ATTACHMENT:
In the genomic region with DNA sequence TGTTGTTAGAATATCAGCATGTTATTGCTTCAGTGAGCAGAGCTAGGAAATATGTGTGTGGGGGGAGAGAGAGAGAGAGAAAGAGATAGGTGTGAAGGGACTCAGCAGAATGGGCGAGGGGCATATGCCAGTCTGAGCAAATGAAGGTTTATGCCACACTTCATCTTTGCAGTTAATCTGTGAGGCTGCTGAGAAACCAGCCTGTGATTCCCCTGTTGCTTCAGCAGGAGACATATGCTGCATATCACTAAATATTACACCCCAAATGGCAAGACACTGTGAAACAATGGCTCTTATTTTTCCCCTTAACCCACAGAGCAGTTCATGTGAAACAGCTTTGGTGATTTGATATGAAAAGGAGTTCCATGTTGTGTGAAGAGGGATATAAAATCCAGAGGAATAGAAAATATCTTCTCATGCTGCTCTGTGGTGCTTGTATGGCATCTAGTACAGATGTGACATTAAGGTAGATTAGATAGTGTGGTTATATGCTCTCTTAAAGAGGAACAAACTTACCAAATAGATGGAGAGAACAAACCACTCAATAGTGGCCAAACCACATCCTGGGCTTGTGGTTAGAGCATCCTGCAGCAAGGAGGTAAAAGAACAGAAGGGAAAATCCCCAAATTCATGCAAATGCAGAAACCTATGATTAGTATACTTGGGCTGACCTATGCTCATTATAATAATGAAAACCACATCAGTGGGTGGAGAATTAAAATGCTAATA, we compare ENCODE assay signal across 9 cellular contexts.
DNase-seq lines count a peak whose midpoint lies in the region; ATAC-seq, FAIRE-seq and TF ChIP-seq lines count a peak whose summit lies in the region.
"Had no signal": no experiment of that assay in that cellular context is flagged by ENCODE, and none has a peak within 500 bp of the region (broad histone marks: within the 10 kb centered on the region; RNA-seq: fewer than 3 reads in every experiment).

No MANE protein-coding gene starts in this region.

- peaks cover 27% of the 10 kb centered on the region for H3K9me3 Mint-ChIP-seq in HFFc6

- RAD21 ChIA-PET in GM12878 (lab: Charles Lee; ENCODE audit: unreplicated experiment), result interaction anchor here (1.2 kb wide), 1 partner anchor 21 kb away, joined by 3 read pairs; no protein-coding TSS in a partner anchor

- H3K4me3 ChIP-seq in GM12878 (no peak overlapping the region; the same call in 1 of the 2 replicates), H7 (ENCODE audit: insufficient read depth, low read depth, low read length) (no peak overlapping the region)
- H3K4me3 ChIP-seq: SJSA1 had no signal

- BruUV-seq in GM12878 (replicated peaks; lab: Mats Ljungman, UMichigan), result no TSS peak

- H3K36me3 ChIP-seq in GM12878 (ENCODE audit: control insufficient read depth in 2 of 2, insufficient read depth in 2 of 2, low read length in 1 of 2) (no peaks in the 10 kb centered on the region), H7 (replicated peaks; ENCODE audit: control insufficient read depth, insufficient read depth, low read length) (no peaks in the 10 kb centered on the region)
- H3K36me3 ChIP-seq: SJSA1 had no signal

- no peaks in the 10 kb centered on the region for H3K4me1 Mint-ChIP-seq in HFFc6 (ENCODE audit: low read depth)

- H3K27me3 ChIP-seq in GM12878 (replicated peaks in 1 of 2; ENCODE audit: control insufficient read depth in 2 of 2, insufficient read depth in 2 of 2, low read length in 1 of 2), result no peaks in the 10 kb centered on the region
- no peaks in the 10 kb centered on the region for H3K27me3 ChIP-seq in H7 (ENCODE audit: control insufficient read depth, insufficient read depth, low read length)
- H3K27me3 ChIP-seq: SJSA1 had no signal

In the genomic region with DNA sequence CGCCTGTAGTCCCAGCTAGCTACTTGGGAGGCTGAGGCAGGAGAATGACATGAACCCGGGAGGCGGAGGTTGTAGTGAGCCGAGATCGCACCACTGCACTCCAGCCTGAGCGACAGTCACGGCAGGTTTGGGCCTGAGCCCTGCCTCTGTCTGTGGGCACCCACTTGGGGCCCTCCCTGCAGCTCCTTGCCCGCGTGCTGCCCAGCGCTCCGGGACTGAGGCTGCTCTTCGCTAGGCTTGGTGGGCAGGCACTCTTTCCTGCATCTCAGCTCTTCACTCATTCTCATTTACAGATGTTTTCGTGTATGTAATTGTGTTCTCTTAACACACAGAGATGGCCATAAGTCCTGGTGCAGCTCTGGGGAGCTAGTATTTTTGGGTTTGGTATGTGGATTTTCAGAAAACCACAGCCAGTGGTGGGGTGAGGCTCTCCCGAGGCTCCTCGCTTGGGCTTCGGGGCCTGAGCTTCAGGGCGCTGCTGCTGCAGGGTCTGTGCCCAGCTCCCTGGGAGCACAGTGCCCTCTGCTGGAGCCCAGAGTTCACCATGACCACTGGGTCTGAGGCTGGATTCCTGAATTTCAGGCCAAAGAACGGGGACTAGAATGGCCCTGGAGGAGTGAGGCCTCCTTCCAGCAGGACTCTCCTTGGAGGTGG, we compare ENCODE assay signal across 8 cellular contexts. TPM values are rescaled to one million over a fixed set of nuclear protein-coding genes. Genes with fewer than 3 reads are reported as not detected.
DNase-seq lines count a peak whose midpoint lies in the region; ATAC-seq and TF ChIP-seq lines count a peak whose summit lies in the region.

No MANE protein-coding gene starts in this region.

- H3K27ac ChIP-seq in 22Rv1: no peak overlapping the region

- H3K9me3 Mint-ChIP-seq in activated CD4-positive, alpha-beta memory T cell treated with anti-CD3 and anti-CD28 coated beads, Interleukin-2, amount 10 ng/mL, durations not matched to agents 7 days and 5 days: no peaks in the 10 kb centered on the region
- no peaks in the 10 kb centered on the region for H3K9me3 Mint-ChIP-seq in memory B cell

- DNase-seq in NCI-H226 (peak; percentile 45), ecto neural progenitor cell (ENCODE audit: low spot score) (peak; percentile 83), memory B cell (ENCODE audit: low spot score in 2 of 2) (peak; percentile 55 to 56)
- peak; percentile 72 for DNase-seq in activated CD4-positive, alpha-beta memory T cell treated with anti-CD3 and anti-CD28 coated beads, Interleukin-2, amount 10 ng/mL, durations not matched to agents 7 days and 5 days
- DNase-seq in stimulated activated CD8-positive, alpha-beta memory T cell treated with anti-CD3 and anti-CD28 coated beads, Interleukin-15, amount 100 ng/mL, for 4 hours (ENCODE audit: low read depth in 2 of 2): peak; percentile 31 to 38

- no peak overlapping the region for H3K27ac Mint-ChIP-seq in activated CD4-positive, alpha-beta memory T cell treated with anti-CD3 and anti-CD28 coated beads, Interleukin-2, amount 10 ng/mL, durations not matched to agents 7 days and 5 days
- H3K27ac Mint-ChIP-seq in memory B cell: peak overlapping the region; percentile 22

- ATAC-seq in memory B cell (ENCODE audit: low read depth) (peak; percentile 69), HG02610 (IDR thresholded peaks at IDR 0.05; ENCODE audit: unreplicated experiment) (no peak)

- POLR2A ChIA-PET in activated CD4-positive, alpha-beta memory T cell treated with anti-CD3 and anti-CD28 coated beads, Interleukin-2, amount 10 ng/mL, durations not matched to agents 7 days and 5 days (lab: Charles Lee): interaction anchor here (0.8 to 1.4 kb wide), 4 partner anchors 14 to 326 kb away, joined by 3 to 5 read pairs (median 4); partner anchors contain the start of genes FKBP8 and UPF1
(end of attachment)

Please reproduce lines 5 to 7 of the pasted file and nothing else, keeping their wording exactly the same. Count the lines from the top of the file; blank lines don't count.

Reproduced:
- peaks cover 27% of the 10 kb centered on the region for H3K9me3 Mint-ChIP-seq in HFFc6

- RAD21 ChIA-PET in GM12878 (lab: Charles Lee; ENCODE audit: unreplicated experiment), result interaction anchor here (1.2 kb wide), 1 partner anchor 21 kb away, joined by 3 read pairs; no protein-coding TSS in a partner anchor

- H3K4me3 ChIP-seq in GM12878 (no peak overlapping the region; the same call in 1 of the 2 replicates), H7 (ENCODE audit: insufficient read depth, low read depth, low read length) (no peak overlapping the region)